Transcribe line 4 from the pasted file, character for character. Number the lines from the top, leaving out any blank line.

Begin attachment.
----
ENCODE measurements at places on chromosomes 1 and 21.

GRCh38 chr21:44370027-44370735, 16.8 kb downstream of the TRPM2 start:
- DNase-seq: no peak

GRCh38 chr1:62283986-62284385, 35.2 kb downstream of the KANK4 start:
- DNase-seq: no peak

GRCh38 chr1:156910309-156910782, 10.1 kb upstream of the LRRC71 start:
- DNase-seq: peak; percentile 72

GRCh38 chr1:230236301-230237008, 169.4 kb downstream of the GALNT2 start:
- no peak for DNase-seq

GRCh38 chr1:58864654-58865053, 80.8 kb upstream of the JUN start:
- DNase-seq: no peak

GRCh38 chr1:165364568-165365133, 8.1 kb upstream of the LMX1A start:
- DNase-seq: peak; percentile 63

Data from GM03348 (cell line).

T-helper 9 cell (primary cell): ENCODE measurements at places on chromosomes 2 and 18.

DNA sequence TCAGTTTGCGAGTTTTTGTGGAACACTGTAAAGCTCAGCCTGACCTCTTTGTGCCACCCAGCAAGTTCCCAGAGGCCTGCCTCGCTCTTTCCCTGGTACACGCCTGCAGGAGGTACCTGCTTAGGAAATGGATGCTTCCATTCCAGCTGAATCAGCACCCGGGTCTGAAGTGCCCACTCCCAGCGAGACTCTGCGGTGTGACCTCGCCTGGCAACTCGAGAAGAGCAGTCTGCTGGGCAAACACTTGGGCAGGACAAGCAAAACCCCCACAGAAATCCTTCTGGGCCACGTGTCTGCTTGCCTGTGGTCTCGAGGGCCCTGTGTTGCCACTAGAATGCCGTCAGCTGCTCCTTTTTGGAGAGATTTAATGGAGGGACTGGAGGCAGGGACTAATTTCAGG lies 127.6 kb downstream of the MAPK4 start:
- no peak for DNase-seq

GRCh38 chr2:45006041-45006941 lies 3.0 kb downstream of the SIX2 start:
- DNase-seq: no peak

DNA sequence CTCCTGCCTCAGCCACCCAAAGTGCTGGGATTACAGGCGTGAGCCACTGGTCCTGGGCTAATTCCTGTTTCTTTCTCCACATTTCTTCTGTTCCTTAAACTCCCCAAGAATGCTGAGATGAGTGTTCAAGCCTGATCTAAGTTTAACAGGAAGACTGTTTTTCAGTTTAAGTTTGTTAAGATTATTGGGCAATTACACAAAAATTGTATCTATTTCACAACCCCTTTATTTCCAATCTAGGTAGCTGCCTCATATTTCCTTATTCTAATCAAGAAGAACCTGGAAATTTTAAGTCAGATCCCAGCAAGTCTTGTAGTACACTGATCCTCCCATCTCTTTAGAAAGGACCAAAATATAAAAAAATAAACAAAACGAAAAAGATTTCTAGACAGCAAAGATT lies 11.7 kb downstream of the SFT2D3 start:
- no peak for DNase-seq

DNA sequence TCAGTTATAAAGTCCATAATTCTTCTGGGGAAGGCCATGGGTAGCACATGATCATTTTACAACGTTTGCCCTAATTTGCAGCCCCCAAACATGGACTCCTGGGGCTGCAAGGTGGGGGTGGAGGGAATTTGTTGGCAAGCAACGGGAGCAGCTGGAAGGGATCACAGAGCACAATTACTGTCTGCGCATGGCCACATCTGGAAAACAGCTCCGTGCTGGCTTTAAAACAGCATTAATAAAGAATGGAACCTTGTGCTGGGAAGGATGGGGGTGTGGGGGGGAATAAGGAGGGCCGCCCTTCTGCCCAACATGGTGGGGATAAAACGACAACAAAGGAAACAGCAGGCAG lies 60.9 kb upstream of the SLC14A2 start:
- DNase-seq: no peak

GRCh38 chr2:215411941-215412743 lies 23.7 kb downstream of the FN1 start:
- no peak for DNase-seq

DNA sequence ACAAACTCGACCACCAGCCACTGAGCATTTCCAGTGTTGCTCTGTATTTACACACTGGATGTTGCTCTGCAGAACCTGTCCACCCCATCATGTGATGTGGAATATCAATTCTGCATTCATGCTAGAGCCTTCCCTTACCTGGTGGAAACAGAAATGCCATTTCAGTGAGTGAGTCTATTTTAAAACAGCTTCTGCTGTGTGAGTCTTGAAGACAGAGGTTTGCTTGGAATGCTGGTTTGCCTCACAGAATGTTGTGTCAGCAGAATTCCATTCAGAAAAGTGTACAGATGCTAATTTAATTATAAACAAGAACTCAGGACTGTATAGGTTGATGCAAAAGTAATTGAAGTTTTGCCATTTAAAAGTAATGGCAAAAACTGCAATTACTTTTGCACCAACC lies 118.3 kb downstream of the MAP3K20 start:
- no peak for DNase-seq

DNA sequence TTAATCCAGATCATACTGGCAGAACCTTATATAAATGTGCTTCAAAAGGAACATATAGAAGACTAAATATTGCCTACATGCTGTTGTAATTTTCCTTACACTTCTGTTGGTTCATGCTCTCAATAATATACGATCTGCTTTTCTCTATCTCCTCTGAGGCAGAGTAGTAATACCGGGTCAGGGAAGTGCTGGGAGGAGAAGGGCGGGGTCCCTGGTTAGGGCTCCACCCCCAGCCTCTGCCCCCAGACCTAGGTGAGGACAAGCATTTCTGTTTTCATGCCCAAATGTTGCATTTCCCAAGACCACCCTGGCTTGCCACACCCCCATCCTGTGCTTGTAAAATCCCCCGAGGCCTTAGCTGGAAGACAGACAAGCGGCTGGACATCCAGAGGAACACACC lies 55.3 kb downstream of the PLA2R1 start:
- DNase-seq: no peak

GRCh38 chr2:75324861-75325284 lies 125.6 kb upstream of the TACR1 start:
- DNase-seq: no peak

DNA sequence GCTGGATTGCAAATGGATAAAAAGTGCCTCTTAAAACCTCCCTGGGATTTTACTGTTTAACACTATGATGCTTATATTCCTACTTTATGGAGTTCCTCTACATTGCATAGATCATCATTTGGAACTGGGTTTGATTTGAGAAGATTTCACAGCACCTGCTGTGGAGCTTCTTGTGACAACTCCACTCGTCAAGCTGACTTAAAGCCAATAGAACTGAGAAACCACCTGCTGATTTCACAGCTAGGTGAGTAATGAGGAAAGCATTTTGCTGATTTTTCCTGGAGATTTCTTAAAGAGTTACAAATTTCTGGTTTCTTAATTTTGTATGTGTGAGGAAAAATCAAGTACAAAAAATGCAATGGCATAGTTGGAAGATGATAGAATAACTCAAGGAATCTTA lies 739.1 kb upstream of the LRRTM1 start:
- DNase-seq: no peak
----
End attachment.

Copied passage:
GRCh38 chr1:62283986-62284385, 35.2 kb downstream of the KANK4 start: